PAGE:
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Maya Gunaseharan spent her first year in college at American University, then transferred to Cornell. And that was after 12 years at a private school in New Jersey.
Now all three ask her to contribute money.
“I do feel a pull, because I had a really great first year at American,” said Gunaseharan, who is 24. “But I’ve seen a very clear return as a result of my degree from Cornell. So I absolutely feel the tension about who to give to.”
Universities and colleges are feeling it too. Already dealing with financial problems on many fronts, they’re worried that the large proportion of students transferring from one school to another will make it harder to solicit alumni donations.
Today, one-third of all students change schools at least once in five years, and a quarter at least twice, according to the National Student Clearinghouse, which tracks this. Of those who ultimately earn degrees, nearly a quarter finish somewhere other than where they started.
“What motivates alumni to give is a sense of loyalty, an indebtedness that ‘I am who I am because of my education,’ and a fondness for their time at an institution,” said Shaun Keister, vice chancellor for development and alumni relations at the University of California, Davis. “What we don’t know from this generation that jumps around a lot is: Are they ever going to have that warm and fuzzy feeling for the campus?”
That’s a $34 billion question — the annual amount of charitable donations to U.S. colleges and universities, according to the Council for Aid to Education, a nonprofit higher-education research organization that annually surveys universities and colleges about alumni and other giving.
Those contributions increased last year by a healthy 9 percent to the highest level ever. But within the otherwise glowing statistics was the one that is keeping alumni directors awake at night: The proportion of alumni who give is steadily declining, down from 13 percent in 2003 to less than 9 percent last year. Only because the rest donated more, on average, has the total risen to such high levels.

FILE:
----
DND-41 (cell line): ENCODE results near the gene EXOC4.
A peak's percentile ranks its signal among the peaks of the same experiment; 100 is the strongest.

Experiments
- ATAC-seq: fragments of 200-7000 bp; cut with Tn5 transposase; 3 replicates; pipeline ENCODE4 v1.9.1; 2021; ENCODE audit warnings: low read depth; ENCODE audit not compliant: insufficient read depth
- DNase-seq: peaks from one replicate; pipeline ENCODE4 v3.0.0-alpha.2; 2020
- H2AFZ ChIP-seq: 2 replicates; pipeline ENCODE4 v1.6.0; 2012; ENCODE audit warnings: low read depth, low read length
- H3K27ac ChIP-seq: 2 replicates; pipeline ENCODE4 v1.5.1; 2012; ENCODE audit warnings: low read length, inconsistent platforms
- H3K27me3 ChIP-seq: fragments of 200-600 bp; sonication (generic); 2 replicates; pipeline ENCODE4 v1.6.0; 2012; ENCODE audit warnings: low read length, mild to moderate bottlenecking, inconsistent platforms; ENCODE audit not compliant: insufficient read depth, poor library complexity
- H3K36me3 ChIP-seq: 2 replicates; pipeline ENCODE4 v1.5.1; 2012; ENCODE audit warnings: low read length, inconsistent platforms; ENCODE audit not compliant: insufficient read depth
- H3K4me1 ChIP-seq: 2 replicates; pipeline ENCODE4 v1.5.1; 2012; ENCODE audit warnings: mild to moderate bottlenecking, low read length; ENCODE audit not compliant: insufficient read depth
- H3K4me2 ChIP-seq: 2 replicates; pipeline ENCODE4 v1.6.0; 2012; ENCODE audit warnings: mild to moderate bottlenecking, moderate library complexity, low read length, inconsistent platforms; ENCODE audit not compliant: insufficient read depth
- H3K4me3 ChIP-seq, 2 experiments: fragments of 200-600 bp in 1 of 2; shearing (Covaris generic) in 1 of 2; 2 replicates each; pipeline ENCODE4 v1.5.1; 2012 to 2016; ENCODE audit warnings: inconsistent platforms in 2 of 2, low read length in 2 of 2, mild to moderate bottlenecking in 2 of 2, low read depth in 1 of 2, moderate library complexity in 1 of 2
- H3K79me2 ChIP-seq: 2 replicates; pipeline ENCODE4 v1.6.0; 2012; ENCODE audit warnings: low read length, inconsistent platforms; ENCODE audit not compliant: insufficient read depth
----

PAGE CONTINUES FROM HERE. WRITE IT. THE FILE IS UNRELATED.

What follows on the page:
Those participation rates keep falling “even though we have more sophisticated programs, bigger programs, more options” to encourage alumni giving, said Brian Kish, senior vice president for central development at the University of Arizona Foundation. “Everyone is trying to figure out why. Every school is trying to buck that trend but we still see it going down.”
Keister, Kish and other alumni executives and consultants say the transfer phenomenon is one likely reason for this.
“We know the heartstring is attached to the purse string,” Kish said. “So let’s say you went to three different places undergrad, and then to grad school — because we have more people going to grad school, too. Now you’ve been to four schools. Where’s your love? Where’s your affinity? Where’s your passion?”
The problem isn’t likely to affect elite universities and colleges, whose students almost all graduate on time, and fewer of whom transfer, said Chris Marshall, vice president for alumni relations practice at the consulting firm Grenzebach Glier and Associates.
“It’s those mid-tier or lower-tier schools where that 25 percent” — the proportion of graduates who transfer — “is going to be hard to engage if they don’t have that four-year experience with some continuity,” Marshall said. “If kids are coming and going from these places, it’s going to be a lot harder to do that.”
Those alumni who do give seem to be choosing to support the university or college from which they received their degrees. Slightly more of them gave to those institutions than to others they attended along the way, the Council for Aid to Education reports. The participation rate is declining even for those graduates, however, said Ann Kaplan, who conducts the council’s annual fundraising survey.
Another source of worry: Community colleges, where many students start, are also beginning to go after financial contributions from their alumni. Most historically haven’t done this.
“It’s one more organization coming after the same pool of people,” Keister said. “There’s such a huge, huge percentage of students who transfer in from community colleges. So the question becomes: Where is the loyalty?”
Not necessarily with traditional universities and colleges any more, said Lawrence Henze, managing director of the fundraising technology company Blackbaud’s Target Analytics division.
“The consensus in the industry right now is that it’s harder to get people to engage when their route through higher education is less than traditional,” Henze said.
Nor have many university and college alumni offices reached out to transfer students while they’re still enrolled, as they often do with conventional freshmen.
“That probably is not happening as much as it ought to, quite candidly,” said Keister.
Gunaseharan, meanwhile, is mulling the requests for money she’s received from Cornell and American — which has another pull on her because her mother went there — but putting them aside while she plans to go to graduate school.
“I’m not really in a position to be giving loads to any of my alma maters,” she said. “I’m still saving money for the next degree.”